How to Be Who You Want to Be Part Three

Our actual needs and true talents are often inappropriately tied to a mythical process by which we are going to gloriously turn out to be the unknown person we are attempting to become. It is a quest, like Lord of the Rings for a mystical attainment of transformation that we can only hope has good motivation. On the other hand, we could be harboring destructive or counter productive demands of exactly how we are going to achieve a state that may not be the most healthy strategies, isn't that so?

For some people, the only way to become the person they envision must also be done with extreme creativity. It had to have a fluid changing quality so that each time a decision solidified of who they were, it had to be something brand new. Not only was the artistic model of personal development important, but also it could not be repeated. Since they could not do anything twice, or risk violating their principles, soon they might be doing things like running up and down the street in a chicken costume, doing random performance art, shouting strange and disconnected statements of freedom simply because it is different from anything they had done before. This kind of creativity is what I call the suffering of being ultra-contemporary.

Many spiritual seekers today were influenced by values from the hippy era of the 1960’s, a period of extreme alternative thinking, but not the same as the previous example. Based on those, they seek who they want to be, and even their careers, built upon ideals instilled during that creative time.

On the other hand, not as noble, but very real, are perceptions or wishes for fame or status influencing us. For example, wanting to be a movie star, because status perception decides this is very important. Perhaps someone wanted to be a doctor because doctors have some perceived high status, and so make long-term choices because of wanting to be admired as the owner of that status position. A not very nice example would be a mafia chief, a status of someone who does not care but has power.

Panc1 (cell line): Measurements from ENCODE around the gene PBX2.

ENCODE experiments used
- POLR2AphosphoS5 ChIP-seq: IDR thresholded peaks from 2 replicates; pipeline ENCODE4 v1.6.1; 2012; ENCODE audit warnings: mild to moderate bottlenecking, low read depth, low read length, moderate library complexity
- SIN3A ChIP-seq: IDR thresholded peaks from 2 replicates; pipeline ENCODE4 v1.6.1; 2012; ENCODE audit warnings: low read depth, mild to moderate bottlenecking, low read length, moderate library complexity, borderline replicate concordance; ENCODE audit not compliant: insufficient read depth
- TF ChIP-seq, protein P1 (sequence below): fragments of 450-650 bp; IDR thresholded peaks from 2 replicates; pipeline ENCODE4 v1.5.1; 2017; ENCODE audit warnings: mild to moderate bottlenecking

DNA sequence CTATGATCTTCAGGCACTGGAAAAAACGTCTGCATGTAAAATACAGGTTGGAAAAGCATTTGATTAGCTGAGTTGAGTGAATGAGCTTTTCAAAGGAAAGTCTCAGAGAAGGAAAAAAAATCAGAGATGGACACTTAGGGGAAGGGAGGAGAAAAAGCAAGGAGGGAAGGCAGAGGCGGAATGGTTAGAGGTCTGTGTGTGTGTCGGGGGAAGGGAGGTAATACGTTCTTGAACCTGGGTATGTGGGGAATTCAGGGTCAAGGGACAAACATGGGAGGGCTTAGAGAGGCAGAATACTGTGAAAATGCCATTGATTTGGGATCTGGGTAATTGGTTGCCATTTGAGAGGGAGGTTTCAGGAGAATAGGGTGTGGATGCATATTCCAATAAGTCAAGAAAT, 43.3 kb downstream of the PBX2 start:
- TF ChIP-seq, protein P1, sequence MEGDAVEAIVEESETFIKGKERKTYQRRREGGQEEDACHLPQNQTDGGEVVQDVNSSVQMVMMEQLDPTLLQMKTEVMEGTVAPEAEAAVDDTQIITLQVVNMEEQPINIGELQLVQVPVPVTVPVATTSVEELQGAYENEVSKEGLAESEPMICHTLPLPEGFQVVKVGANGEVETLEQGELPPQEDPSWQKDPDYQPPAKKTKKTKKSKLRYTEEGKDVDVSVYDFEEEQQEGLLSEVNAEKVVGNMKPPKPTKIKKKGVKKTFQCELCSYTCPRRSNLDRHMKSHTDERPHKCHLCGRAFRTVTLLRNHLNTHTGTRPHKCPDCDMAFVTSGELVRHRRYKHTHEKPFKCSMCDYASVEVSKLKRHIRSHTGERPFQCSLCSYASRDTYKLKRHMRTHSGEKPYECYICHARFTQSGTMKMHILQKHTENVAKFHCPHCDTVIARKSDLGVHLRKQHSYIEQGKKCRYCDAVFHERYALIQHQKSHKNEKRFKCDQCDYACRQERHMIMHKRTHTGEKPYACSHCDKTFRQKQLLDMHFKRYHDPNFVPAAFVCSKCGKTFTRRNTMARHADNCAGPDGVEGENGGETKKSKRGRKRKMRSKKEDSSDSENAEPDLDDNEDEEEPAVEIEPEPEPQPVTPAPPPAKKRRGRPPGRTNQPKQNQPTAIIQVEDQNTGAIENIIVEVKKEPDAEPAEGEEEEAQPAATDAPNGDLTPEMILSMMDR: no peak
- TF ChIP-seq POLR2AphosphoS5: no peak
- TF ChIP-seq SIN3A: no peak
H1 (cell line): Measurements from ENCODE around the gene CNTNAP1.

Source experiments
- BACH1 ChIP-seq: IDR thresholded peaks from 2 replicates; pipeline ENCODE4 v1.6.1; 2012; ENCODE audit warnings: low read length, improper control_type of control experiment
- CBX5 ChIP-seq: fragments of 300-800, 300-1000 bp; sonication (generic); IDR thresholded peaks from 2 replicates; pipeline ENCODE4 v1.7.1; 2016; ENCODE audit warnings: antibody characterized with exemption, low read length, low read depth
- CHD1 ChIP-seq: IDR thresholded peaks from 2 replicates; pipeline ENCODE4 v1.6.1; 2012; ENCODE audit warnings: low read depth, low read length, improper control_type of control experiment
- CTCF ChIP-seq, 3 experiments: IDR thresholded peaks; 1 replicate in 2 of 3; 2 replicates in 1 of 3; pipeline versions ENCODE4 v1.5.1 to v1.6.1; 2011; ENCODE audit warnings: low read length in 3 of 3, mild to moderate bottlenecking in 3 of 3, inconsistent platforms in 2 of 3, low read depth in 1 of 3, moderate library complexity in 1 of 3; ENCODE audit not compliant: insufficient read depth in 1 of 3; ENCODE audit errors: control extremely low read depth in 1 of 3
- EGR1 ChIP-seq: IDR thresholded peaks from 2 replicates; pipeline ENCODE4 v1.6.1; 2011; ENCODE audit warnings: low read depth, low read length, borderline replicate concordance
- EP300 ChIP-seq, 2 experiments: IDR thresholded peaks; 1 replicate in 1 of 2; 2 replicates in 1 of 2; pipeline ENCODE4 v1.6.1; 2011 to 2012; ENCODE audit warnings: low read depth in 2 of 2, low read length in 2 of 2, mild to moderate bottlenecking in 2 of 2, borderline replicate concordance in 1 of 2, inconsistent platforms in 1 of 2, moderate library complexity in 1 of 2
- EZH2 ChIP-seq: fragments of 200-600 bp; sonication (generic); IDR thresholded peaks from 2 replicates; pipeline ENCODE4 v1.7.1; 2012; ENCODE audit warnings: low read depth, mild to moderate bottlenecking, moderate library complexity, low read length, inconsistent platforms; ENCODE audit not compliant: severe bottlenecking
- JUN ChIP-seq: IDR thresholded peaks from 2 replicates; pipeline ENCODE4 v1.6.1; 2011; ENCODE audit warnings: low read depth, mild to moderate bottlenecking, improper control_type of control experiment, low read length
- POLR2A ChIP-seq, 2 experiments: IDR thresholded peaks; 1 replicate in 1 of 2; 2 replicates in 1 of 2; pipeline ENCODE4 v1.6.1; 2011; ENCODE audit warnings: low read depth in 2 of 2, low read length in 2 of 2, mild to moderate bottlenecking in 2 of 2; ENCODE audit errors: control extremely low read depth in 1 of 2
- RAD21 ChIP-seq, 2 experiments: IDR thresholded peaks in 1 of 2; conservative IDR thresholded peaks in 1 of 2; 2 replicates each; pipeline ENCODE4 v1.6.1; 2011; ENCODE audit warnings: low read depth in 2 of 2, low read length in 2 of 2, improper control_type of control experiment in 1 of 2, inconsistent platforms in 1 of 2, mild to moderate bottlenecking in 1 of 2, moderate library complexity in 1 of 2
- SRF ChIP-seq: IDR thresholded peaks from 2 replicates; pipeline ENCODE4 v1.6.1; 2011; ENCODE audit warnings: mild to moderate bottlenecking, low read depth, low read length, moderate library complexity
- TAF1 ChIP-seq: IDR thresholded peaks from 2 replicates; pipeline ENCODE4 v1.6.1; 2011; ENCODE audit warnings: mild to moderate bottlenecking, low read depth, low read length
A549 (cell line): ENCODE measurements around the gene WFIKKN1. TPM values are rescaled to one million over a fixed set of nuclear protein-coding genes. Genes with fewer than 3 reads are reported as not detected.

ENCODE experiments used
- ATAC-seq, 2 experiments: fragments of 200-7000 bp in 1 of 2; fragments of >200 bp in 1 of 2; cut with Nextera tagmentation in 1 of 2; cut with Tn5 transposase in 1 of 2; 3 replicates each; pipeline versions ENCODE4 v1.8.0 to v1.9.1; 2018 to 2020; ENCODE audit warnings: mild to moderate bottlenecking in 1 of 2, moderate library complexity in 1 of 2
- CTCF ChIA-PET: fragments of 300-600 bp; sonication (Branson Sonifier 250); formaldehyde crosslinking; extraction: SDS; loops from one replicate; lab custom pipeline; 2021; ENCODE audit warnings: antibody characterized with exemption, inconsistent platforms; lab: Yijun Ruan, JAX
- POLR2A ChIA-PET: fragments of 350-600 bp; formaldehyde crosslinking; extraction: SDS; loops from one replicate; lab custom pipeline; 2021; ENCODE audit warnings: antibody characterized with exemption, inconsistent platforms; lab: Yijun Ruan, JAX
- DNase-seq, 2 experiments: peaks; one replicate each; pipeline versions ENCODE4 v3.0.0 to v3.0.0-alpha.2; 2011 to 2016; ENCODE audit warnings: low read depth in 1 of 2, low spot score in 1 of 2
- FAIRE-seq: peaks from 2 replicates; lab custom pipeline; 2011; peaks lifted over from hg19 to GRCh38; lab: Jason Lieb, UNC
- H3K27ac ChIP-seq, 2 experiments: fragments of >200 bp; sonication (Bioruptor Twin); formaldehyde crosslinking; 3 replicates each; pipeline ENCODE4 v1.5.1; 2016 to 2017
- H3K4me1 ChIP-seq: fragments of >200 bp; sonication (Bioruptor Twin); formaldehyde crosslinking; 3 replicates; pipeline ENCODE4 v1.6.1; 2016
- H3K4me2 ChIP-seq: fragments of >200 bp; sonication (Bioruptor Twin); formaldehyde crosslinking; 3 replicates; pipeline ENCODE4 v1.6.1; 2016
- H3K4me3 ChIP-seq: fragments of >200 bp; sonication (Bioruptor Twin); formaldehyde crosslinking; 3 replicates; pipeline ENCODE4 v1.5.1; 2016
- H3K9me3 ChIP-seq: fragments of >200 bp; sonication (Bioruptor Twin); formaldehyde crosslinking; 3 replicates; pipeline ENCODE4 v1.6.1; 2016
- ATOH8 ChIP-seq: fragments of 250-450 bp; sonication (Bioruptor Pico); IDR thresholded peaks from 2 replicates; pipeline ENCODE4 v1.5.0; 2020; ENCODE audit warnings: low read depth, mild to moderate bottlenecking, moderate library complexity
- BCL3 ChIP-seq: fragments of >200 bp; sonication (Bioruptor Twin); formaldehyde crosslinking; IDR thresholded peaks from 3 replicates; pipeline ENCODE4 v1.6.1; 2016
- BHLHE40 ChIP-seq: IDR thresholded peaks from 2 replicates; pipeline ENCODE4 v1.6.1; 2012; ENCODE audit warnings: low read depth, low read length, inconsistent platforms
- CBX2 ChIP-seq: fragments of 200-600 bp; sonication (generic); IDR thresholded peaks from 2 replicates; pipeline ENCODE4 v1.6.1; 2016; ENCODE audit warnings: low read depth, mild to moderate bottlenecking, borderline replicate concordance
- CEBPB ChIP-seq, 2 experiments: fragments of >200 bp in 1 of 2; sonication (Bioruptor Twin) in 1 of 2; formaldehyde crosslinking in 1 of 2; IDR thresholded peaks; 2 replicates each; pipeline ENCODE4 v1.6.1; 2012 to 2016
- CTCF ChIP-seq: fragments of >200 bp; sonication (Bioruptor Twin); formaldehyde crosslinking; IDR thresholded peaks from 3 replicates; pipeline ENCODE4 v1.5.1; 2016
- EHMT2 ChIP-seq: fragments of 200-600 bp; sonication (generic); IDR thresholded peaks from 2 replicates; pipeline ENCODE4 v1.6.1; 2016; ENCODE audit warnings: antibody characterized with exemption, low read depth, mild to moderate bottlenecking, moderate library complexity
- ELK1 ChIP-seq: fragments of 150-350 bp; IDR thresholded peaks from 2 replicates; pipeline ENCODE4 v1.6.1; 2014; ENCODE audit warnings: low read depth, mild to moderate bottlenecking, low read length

A reason, using feelings of craving status and power-seeking is something that, of course, can be very dangerous but it is also common as a fantasy projection. For example, to crave the status of a movie star creates a flight of the imagination by mentally entering a star mode, so that what others are saying is not nearly as important. One does not even have to be an actual movie star, but in the mind, that one is famous. This thinking can even be a secret motivation in meditators! Wanting high status, perhaps by even pretending to be an enlightened being is wrong, and harmful, not only to the meditator but also to others.

My last submission for consideration in this discussion regarding influences, by no means exhausts this subject. I think location is a strong influence in how we became who we are. For example, living on a farm might strongly influence someone to be a farmer. Without having a huge variety of opportunities or options combined with family pressures and peer pressure, plus everyone around is a farmer, that person already lives on a farm, the family owns the farm, and so they are a farmer. This has nothing to do with loving it or not loving it, location strongly influences and perhaps limits choices. Maybe living in an isolated sheep country, makes you a shepherd. What are your choices? Shepherd, …nothing ….shepherd …nothing … This is like the choices faced by a yak herder or sheep person in Tibet.

Now you are already the result of your personal history and decisions of this life. For the wise, from here to the end of life, there is inner work that needs to be attended to, in order to have a high quality life that you can be proud that you made the best choices possible. Even then, this is not all about choices from now on, but about dynamics that feed the wanting to be something that is a something- something- something that not easy to define. Whatever the choices that you will make from now on, eventually, any defective criteria that thwart your highest potential must be destroyed. It is possible to work on it in within a transformative process.

A gnawing desire to want to know who you are, and to be something, is important. In most other cultures, so much freedom of choice does not exist, but in America, it is all about choices. Then, what is most active in Western people is how you express your choices. This does not happen this way in Tibet, but I am quite okay that you do! Why? Because that is the way it is! I cannot pretend that your society is something other than what it is. We are going to work with what it is, but we have to understand it first. To be continued….


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